Medirigiriya Vatadage – මැදිරිගිරිය වටදාගේ
Medirigiriya Vatadage is situated in middle of a dry zone forest area adding to its mystic view and has a history going back to the pre-Christian times. The brami characters found on the bricks and the some of the stone carvings is an indication of the long history of this site. The first reference to this site in the chronicles is during the king Kanittha Tissa (192-194) of the Anuradhapura Era. Later many kings have contributed to this complex and finally after the invasion of Maga this site too was abandoned when the Sinhalese migrated to the southern parts unable to withstand the torture. According to the Culawansa, the lesser chronicle of Sri Lanka, the Vatadage was build in the 7th century by king Aggabodhi VI (733-772).
This site was later discovered in 1897 in the middle of a thick jungle by Mr H.C.P Bell and he immediately realised the importance of the site calling it an architectural jewel. Initially the restoration work was done by mainly Muslim labourers as the Buddhist labourers did not want to work at a Buddhist temple for money. This they felt was a sin. This restoration work was finally completed in 1945 and was open to the public giving a glimpse of what this temple would have looked over 1000 years ago.
In 1937, 600 acres were reserved for this archaeological site due to the large number of ruins found in this area. But when this area started to populate with people migrating from various parts of the country, they gradually started destroying and removing these invaluable ruins for sale and as well as to remove any signs of ruins and capture the land. Today only 250 acres remains of the original 600 acres and none of the ruins which filled the landscape around the Vatadage.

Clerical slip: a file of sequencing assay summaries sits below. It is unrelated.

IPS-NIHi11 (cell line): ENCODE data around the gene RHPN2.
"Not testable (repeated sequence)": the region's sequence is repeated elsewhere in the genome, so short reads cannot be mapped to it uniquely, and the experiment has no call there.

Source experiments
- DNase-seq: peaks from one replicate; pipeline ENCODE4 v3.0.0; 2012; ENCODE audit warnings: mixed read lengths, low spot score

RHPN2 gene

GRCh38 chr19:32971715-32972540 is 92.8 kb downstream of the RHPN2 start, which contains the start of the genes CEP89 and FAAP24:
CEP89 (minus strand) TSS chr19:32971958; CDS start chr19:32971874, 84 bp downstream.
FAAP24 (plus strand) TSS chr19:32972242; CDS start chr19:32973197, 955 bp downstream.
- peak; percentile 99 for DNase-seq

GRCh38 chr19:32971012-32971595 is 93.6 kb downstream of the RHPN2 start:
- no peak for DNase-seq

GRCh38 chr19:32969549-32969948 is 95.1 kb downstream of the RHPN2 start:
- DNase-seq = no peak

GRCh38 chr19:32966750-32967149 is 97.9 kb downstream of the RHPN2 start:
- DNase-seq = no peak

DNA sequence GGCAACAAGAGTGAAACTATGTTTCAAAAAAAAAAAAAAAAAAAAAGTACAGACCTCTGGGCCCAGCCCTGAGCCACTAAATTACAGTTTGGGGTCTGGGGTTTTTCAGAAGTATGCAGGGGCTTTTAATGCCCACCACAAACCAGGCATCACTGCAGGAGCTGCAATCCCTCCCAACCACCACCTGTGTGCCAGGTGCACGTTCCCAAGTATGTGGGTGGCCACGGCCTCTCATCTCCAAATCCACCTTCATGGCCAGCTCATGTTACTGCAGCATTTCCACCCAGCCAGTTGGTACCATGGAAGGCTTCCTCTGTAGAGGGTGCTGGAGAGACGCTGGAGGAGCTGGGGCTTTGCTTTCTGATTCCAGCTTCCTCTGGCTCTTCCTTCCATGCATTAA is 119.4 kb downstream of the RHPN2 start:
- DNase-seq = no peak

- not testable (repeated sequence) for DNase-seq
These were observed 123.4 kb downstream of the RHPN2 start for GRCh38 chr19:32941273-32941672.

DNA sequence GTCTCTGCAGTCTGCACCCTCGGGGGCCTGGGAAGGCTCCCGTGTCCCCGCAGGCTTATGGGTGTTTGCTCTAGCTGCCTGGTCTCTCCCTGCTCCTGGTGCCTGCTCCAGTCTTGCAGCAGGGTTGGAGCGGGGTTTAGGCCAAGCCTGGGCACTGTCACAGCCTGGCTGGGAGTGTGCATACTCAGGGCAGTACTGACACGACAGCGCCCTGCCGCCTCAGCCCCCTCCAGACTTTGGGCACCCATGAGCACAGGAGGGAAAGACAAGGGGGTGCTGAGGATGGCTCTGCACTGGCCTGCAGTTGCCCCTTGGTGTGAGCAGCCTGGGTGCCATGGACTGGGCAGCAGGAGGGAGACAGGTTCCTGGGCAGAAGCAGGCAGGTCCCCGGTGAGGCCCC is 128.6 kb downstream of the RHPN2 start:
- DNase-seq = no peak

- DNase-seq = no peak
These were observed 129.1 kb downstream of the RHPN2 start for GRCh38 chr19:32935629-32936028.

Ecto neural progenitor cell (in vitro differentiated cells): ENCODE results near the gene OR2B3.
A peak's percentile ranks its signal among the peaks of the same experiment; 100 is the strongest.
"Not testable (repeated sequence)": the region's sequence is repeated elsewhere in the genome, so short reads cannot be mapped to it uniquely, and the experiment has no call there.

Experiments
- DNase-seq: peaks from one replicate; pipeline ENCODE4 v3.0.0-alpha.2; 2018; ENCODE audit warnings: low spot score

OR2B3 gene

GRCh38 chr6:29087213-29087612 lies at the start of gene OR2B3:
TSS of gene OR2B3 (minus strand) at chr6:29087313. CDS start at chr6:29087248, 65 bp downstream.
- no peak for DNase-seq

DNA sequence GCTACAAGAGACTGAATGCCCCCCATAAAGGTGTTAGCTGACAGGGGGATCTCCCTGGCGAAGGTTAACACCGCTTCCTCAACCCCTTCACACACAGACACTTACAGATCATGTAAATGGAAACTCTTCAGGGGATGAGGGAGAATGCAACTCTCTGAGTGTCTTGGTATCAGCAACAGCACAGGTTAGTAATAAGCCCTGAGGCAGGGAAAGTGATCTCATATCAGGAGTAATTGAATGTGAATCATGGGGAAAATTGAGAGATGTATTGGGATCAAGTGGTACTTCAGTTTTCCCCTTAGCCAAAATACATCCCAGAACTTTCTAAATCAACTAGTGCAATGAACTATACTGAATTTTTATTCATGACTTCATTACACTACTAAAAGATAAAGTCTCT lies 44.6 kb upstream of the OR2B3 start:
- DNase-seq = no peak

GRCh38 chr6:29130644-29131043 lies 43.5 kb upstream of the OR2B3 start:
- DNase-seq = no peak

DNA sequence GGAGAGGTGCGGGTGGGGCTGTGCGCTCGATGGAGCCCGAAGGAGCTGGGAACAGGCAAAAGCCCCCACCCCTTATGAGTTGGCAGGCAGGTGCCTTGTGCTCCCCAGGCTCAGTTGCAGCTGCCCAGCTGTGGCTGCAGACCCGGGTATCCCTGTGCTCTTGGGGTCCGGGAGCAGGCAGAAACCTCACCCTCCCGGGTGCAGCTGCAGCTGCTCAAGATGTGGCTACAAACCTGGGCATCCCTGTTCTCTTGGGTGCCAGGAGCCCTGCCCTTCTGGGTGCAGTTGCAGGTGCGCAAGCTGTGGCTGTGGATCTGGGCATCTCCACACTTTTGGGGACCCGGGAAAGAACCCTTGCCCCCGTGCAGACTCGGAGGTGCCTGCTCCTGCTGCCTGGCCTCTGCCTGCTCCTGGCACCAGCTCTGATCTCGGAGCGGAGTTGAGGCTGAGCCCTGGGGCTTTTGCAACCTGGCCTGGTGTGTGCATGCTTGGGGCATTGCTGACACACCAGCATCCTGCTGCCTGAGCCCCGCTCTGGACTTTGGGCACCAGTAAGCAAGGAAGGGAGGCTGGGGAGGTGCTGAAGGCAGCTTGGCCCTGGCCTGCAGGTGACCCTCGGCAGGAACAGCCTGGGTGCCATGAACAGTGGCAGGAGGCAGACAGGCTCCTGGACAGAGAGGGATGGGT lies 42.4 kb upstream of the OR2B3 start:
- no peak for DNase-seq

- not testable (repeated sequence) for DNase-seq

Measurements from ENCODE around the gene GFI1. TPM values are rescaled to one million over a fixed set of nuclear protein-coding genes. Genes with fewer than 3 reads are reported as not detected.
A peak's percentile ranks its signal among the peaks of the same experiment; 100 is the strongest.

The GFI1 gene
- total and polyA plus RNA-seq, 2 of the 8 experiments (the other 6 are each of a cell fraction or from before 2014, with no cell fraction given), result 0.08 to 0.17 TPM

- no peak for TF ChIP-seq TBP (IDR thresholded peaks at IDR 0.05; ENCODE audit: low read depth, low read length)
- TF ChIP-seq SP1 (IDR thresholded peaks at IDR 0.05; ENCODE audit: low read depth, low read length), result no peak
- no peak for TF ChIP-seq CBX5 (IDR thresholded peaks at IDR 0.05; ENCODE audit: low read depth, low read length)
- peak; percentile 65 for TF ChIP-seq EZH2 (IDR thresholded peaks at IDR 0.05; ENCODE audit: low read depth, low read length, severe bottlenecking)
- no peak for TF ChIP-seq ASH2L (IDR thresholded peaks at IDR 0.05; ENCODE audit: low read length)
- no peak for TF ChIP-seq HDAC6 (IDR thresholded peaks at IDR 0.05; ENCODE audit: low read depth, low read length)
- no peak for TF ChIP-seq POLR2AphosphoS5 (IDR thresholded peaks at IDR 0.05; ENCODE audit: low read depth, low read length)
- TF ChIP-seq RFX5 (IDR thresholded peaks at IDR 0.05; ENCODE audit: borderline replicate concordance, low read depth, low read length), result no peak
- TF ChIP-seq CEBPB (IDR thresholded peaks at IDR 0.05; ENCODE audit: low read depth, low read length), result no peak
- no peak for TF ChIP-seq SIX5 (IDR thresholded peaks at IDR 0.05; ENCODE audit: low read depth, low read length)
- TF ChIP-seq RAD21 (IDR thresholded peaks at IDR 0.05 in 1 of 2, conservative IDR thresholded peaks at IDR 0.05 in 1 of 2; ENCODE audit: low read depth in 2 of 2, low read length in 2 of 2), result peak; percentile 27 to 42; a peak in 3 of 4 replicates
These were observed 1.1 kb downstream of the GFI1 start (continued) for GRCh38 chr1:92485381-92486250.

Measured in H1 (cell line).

Vatadage is a unique architectural building which completely housed the Stupa. These building were constructed at the very early periods as the Stupas in this time were quite small. Remains of such Stupa houses can be found at the following places:
A detail description of the overall Stupaghara architecture including vatadages of Sri Lanka can be found here. This Vatadage at Medirigiriya is built on a small rock. The entrance to this is on the northern side. At the bottom of the staircase is a massive stone frame. This is 9’9” feet tall and 4’9” feet in breath. After climbing 27 stone steps you come to a resting area. Thereafter there are 4 more steps to reach the Stupa house. Around the Stupa house is a stone wall which is about one meter in height. On the four sides are four beautifully carved Buddha statues in the seating position. In the centre there has been the Stupa which is in ruins today.
The roof of the Stupa house has been built on three concentric circles of stone pillars most of which still can be seen in the original state. The inner most circle of 16 pillars are 17 feet in height and the other two circles are 16 and 9 feet in height and 20 and 32 in numbers respectively. There are many opinions of what the roof would have looked like by many archaeologists. Some even believe there never has been a roof considering the sizes and the number of pillars. Anyway this site remains a one of the best examples of local craftsmanship of the ancient Sri Lanka.